These 17 states are Alabama, Florida, Georgia, Indiana, Iowa, Kentucky, Mississippi, Missouri, North Carolina, Oklahoma, South Carolina, Tennessee, Texas, Utah, Virginia, Wisconsin, and Wyoming. See the table below for specific legislations per state.
The other 29 states that fully legalize the Medical use of all CBD products derived from either hemp or Marijuana are: Alaska, Arizona, Arkansas, California, Colorado, Connecticut, Delaware, Florida, Hawaii, Illinois, Maine, Maryland, Massachusetts, Michigan, Minnesota, Montana, Nevada, New Hampshire, New Jersey, New Mexico, New York, North Dakota, Ohio, Oregon, Pennsylvania, Rhode Island, Vermont, Washington and West Virginia. The territories of Guam and Puerto Rico also allow the use of CBD products on medical grounds.
Before purchasing any CBD product in these states (aside from the 8 mentioned above) you must have a medical prescription issued by a certified medical doctor. Each state has a particular concentration of THC it allows to be present in a CBD product, with the percentage ranging from 0.3% – 8%. (See details in table 1.1 below). Even though the legal situation seems to be shifting in a positive direction, if you are in any of these states, it is very important to be aware of the state’s laws towards CBD.
States Where CBD is Illegal
Now, we’ve already discussed 46 states where Marijuana-derived CBD is legal at various levels, which means that there are still 4 states where Marijuana-derived CBD is completely illegal.
These states are Idaho, Kansas, Nebraska and South Dakota. Now, even though marijuana-derived CBD is legal in these states, the laws are still unclear, so there are still businesses selling CBD, and patients using CBD in these states. We totally believe in the benefits CBD offers and support the CBD movement, but if you are in one of these states, be cautious and careful when considering using CBD products.
As the CBD movement continues to grow, we are very optimistic that both hemp-derived and marijuana-derived CBD will be completely legal in all 50 states within the next 5 years. Of course, it is still very hard to predict the future, especially given the constantly shifting political landscape, but we can continue to push forward, build awareness, and educate the world about the benefits of CBD.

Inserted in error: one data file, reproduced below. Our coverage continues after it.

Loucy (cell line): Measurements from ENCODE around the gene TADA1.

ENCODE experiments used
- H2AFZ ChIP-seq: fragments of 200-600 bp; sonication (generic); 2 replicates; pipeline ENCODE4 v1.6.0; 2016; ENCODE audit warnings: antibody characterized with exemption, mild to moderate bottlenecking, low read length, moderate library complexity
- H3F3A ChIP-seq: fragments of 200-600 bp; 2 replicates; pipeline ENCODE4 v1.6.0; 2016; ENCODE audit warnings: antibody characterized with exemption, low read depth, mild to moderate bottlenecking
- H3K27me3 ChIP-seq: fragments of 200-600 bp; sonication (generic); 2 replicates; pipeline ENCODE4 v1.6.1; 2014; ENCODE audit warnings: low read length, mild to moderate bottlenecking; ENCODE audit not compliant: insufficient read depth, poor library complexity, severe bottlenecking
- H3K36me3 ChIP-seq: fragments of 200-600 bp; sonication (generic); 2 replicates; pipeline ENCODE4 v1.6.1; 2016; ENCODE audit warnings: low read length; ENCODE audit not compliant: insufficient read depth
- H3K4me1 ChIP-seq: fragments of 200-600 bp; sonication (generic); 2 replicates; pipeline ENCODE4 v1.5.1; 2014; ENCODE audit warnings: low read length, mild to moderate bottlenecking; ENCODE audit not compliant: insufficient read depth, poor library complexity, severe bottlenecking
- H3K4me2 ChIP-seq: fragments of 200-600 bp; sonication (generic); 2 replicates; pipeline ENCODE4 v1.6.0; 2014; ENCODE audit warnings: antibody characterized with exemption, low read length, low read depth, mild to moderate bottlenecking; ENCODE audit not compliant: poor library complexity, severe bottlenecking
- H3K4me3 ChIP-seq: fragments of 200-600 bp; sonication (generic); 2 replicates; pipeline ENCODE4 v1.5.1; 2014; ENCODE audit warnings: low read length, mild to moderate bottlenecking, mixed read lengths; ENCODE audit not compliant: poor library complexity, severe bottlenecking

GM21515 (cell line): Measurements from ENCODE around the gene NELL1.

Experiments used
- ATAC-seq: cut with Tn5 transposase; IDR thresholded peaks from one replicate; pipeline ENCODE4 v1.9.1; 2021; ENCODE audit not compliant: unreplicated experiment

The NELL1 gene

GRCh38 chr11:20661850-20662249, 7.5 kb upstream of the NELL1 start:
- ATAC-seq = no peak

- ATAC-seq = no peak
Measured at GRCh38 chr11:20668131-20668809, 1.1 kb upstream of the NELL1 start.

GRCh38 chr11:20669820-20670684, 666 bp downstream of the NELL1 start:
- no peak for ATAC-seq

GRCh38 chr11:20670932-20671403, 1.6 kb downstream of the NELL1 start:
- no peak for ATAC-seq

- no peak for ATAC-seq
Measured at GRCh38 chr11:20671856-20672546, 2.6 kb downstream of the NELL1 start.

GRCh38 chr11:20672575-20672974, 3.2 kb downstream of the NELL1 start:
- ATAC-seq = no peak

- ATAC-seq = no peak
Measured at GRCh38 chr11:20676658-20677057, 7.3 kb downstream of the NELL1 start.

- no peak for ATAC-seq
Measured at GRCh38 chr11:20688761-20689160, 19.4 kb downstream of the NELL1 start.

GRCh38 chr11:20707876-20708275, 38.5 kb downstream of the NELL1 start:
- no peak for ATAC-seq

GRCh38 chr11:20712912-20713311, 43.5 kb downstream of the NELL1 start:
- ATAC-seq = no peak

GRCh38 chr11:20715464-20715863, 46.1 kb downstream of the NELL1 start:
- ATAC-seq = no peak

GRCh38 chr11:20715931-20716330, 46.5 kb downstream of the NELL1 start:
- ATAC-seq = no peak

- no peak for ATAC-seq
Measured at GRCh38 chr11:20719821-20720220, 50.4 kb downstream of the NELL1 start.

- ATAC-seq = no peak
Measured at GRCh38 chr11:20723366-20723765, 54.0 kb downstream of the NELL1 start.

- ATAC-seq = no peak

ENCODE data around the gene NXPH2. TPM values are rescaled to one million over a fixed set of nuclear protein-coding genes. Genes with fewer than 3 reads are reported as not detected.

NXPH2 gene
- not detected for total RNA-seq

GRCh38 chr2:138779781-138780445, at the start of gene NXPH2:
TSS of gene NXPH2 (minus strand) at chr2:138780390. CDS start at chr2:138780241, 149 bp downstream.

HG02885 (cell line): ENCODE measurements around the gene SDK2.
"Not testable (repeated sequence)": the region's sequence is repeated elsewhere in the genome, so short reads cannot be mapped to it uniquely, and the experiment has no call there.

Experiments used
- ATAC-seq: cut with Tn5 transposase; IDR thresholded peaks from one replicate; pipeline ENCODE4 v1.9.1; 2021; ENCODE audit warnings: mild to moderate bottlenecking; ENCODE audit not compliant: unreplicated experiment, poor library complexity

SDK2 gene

Table: Legal Status of CBD in Various States
(For readability purposes, table must be viewed on desktop
|Alabama||Legal||Illegal||Legal||Allowed only for epilepsy cases|
(Carly’s Law 2014)
|Delaware||Legal||Illegal||Legal||Allowed only for chronic epilepsy and muscle contractions (Rylie’s Law 2015)|
|Florida||Legal||Illegal||Legal||Allowed only for approved special cases with no more than 8% THC (2014)|
|Georgia||Legal||Illegal||Legal||Allowed only for extreme conditions such as Sclerosis with no more than 5% THC (Haleigh’s Hope Act 2015)|
|Indiana||Legal||Illegal||Legal||Allowed only for chronic epilepsy with no more than .3% THC (2017)|
|Iowa||Legal||Illegal||Legal||Allowed only for chronic Sclerosis conditions with no more than 3% THC (2017)|
|Kentucky||Legal||Illegal||Legal||Allowed only for approved cases of Epilepsy (2014)|
|Louisiana||Legal||Illegal||Legal||Allowed only for chronic Sclerosis conditions (2016)|
|Mississippi||Legal||Illegal||Legal||Allowed only to treat severe seizures in children with no more than .5% THC (Harper Grace Law 2014)|
|Missouri||Legal||Illegal||Legal||Allowed only for chronic epilepsy with no more than .3% THC (2014)|
|North Carolina||Legal||Illegal||Legal||Allowed only for chronic epilepsy with no more than .3% THC (2014)|
|Oklahoma||Legal||Illegal||Legal||Allowed only for chronic epilepsy with no more than .3% THC (2015)|
|South Carolina||Legal||Illegal||Legal||Allowed only for chronic epilepsy with no more than .9% THC (Julian’s Law 2017)|
|Texas||Legal||Illegal||Legal||Allowed only for chronic epilepsy with no more than .9% THC (2015)|
|Utah||Legal||Illegal||Legal||Allowed only for chronic epilepsy with no more than .9% THC (Charlee’s Law 2015)|
|Virginia||Legal||Illegal||Legal||Allowed only for chronic epilepsy with no more than 5% THC (2014)|
|Wisconsin||Legal||Illegal||Legal||Allowed only for special conditions (2017)|
|Wyoming||Legal||Illegal||Legal||Allowed only for chronic epilepsy with no more than .3% THC (2015)|